“Hotels, more and more, are going to start focusing on increasing their own direct bookings to avoid some of these commissions, maximize their revenue, and get more brand exposure for their own individual brand and hotel.”
SiteMinder is particularly bullish about the Spanish market which, as one of the top two tourist destinations globally, has ‘huge potential.’
Mobile Bookings and Other Trends
Mobile bookings are set to increase by 20 percent in 2018 and with an increase in direct bookings on the cards as well, third-party bookings are expected to fall below 50 percent within the next three years. According to SiteMinder’s data, online bookings have virtually doubled since 2012.
“The Spanish market has historically had a huge dependency on tour operators and traditional travel agents. Some of the biggest destinations (and resorts) are the more seasonal ones. (This tends to be one of the – not weaknesses – but threats for the Spanish market because it’s very seasonal.”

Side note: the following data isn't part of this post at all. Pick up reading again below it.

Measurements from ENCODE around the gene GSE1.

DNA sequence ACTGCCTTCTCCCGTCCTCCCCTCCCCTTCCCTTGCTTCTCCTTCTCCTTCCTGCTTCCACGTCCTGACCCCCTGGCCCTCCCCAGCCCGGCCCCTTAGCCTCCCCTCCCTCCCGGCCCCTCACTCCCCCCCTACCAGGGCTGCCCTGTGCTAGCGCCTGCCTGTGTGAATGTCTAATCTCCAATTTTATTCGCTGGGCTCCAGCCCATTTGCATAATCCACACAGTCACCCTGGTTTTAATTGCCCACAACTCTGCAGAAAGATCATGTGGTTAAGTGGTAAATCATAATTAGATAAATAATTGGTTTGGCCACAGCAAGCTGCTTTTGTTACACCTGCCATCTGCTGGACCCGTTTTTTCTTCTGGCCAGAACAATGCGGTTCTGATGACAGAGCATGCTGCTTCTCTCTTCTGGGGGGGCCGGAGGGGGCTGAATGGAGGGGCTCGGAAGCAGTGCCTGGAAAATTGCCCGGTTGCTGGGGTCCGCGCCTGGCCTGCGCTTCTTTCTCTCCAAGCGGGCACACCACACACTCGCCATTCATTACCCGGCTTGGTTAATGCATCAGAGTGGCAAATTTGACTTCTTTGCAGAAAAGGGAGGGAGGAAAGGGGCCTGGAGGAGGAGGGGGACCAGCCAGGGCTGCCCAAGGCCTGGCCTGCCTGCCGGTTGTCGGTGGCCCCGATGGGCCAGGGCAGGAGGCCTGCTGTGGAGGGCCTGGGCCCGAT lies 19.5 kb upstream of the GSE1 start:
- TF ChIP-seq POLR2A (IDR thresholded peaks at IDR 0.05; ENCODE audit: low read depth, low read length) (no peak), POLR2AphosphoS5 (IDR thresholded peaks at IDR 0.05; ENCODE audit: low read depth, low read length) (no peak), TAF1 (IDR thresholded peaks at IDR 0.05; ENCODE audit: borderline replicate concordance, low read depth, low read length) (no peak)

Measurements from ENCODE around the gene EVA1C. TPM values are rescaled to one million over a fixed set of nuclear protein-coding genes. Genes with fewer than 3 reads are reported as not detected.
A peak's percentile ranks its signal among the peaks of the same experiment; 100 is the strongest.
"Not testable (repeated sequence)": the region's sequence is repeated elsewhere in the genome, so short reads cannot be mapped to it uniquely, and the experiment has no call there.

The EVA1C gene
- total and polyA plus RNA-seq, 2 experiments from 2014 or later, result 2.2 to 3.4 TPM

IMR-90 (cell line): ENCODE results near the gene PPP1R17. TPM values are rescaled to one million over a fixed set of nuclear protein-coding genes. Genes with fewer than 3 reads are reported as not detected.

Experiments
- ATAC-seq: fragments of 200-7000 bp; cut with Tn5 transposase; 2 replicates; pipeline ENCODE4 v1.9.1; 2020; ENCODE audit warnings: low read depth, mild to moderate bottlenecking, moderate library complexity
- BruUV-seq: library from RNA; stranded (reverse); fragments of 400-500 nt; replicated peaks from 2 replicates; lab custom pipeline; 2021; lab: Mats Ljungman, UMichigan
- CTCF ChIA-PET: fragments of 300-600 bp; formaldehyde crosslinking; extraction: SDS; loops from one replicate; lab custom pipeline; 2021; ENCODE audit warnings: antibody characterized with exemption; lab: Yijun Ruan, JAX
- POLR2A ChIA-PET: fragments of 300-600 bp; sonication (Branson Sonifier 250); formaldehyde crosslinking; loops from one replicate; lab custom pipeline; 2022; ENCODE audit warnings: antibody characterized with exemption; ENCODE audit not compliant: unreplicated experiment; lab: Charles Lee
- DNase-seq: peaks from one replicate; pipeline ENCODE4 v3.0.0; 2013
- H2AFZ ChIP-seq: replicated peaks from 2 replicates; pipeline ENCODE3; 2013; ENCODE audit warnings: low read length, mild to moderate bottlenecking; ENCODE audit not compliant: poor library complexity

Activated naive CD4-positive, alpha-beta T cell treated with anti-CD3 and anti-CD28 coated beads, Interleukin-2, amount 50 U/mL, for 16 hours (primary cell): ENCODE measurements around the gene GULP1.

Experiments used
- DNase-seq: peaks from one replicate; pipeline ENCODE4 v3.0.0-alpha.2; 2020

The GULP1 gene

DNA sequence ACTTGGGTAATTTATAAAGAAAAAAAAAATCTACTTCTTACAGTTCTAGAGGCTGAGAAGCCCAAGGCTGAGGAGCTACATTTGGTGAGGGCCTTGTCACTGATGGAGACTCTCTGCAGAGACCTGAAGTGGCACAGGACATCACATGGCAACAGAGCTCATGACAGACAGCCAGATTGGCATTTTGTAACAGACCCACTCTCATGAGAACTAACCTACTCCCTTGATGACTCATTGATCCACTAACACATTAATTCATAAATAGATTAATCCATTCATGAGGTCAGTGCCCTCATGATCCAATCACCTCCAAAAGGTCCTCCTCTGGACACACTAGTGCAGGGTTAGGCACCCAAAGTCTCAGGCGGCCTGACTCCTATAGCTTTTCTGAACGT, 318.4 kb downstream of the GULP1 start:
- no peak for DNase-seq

The northern parts of Spain tend to be overlooked by tourists, he says, “but generally speaking, there’s a big movement from the hotels in terms of taking back that ownership (of guest acquisition) to their own website: increasing direct bookings, making sure their websites are mobile responsive, and making sure they’re offering and incentivizing packages on their website,” as well as attracting tourists from new markets like China.
Technology Development: A Must
Dr. Meng-Mei Maggie Chen writes: